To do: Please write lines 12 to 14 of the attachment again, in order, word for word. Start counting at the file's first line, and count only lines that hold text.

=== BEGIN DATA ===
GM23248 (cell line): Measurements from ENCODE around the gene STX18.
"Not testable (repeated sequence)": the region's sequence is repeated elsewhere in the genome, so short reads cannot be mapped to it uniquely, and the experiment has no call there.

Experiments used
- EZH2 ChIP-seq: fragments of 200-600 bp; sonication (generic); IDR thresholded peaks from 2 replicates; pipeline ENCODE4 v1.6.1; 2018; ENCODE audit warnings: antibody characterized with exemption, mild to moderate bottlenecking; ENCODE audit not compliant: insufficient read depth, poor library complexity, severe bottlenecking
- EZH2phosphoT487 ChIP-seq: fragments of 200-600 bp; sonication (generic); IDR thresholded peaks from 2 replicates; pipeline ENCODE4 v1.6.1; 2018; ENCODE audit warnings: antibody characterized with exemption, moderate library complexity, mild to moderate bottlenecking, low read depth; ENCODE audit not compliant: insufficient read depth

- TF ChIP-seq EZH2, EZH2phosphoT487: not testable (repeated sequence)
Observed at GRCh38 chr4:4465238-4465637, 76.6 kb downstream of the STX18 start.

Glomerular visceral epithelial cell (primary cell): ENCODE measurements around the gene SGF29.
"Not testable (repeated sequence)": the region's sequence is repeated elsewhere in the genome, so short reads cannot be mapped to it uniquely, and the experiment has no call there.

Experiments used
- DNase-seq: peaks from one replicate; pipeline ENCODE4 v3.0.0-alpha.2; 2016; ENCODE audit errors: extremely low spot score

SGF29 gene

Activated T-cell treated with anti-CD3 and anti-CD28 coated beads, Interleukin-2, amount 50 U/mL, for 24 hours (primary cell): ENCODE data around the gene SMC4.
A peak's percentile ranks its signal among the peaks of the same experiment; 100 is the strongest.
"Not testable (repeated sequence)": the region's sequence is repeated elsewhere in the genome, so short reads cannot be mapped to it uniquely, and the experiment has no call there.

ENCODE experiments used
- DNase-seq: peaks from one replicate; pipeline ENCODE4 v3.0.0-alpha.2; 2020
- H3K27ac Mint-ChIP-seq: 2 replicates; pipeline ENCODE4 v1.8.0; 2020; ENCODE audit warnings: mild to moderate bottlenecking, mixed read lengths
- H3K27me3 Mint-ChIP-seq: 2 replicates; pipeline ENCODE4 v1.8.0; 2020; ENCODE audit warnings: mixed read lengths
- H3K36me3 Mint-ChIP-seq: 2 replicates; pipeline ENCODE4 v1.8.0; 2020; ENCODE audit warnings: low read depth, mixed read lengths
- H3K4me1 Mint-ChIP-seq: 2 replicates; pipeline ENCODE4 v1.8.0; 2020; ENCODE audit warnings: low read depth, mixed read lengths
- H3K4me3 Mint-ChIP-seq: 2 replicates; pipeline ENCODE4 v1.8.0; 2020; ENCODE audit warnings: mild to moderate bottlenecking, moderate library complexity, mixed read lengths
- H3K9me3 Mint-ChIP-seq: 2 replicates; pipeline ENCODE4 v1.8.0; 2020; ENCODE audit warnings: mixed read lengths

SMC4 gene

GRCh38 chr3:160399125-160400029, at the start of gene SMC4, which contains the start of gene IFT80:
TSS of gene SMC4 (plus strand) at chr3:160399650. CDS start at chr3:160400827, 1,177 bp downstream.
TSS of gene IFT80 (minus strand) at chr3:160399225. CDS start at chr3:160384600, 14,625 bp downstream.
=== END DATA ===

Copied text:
SGF29 gene

Activated T-cell treated with anti-CD3 and anti-CD28 coated beads, Interleukin-2, amount 50 U/mL, for 24 hours (primary cell): ENCODE data around the gene SMC4.
A peak's percentile ranks its signal among the peaks of the same experiment; 100 is the strongest.